Toronto slugger Jose Bautista reacted to a brushback pitch with a home run and a slow trot around the basepaths in the Blue Jays' 13-6 win, and Baltimore center fielder Adam Jones was among the players who took obvious exception. One day later, Showalter sought to play the incident down.
"Most of the fireworks were by them last night," Showalter said. "We didn't play a very good game. Didn't pitch very well. It got away from us. It's pretty obvious that it's a very talented division, with no one really having more pure talent than Toronto. They're pretty impressive. They're a hard team to keep in check. We just let it get away from us last night. We didn't play very well, and a lot of it had to do with what they did."
Showalter, pressed by the show's host, Christopher Russo, spoke a little bit more about the incident at length. Showalter said he understood why incidents from Tuesday night's game captivated the public, but he also said that it doesn't do much good for his players to dwell on it a day later.
"It's [Bautista's] 250th home run. It's too bad that overshadowed it," Showalter said. "The way I look at it, it's a player's game. When something happens out on the field, I always look at our players to see their reaction to it. If it's something that matters to them, then it should matter to me. And that's basically what I go by, and I've always gone by.
"I don't let outside influences -- I don't let some network or something showing [highlights from this past weekend's contentious] Oakland and Kansas City [series] 1,000 times and fanning the flames. Let's face it: part of the reason why our game is popular is because [television networks] show this stuff over and over and over again. They beat it. And that's also why a young player looks around and goes, 'Jeez, I just got hit by a breaking ball, nipped in the elbow. I guess I'm supposed to be mad, because they've played this over and over.' It's part of the world we live in.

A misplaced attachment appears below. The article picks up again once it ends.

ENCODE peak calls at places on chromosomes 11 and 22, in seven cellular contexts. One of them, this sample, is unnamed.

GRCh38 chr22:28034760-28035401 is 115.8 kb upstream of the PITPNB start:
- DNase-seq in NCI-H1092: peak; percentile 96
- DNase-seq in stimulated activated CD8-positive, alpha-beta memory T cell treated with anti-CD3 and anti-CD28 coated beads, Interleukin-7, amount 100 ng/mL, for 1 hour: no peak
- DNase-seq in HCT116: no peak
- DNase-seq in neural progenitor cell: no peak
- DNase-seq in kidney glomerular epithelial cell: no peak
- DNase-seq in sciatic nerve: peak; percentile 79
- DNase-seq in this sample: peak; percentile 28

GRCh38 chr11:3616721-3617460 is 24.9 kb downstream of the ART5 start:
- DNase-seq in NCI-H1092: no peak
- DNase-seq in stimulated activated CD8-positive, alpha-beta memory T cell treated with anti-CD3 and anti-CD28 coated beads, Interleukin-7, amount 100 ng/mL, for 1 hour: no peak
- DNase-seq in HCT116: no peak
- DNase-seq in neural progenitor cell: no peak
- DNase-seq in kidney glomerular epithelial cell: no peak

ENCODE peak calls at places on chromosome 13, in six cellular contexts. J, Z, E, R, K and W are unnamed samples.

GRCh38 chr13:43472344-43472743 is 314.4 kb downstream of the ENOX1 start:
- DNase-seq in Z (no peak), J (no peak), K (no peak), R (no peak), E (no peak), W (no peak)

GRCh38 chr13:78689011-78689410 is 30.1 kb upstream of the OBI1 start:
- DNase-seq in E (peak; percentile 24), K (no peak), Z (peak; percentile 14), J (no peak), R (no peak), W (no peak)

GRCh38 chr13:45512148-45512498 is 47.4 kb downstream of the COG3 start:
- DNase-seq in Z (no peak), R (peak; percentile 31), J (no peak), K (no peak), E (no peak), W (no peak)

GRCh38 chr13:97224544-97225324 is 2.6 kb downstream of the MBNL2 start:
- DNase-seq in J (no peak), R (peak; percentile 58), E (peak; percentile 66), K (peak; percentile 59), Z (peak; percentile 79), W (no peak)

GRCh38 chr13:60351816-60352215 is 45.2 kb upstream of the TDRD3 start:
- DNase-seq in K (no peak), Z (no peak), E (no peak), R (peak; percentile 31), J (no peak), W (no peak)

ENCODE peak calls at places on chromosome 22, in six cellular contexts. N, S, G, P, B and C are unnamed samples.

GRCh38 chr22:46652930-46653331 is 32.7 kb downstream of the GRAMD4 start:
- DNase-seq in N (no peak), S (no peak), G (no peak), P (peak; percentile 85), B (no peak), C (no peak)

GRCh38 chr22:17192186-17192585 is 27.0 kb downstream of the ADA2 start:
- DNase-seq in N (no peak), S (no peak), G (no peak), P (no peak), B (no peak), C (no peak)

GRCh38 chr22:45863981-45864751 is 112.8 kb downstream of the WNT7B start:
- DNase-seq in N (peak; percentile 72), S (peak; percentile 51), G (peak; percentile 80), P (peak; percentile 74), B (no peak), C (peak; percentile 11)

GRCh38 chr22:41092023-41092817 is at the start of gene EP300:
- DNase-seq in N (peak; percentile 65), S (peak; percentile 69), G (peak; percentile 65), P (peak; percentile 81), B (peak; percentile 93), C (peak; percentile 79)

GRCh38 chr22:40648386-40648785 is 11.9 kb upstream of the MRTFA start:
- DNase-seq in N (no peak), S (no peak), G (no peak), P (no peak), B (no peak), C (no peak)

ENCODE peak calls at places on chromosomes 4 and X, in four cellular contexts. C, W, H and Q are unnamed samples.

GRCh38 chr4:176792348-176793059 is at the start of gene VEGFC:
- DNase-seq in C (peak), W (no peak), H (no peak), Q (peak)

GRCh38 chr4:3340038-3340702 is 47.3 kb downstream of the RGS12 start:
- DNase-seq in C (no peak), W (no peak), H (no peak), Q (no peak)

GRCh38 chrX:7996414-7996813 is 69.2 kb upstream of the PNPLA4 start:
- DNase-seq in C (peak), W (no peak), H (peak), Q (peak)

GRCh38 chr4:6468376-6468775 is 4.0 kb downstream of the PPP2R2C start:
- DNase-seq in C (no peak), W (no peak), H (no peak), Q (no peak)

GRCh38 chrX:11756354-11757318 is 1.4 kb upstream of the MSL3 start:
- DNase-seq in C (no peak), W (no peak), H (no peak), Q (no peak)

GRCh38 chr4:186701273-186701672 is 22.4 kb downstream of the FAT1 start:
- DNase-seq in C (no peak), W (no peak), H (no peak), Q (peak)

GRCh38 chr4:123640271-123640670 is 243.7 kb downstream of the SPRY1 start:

"My bottom line is, 'Is it important to the players?' I understand everybody's emotion and why everybody would have the reaction they had. It's played by human beings that care about what they do. They're very passionate, that's why they're one of the few that can do it. We'll deal with it and move on."
Showalter, moments later, was asked about some comments Bautista made in the wake of Tuesday's game. The five-time All-Star, referring to past incidents with the Orioles, said that Baltimore's players have been content to hide behind their manager, but Showalter wouldn't take the bait Wednesday.
"I don't pay much attention to it," he said. "We're just trying to win tonight's game. I don't get involved in all that stuff. People say a lot of things when they're emotional. I'm just trying to take care of my house over here. We've got some good people that care about playing the game right, and they do too. We'll see where it takes us after nine innings every night. We've got 150-something games left."
Spencer Fordin is a reporter for MLB.com. This story was not subject to the approval of Major League Baseball or its clubs.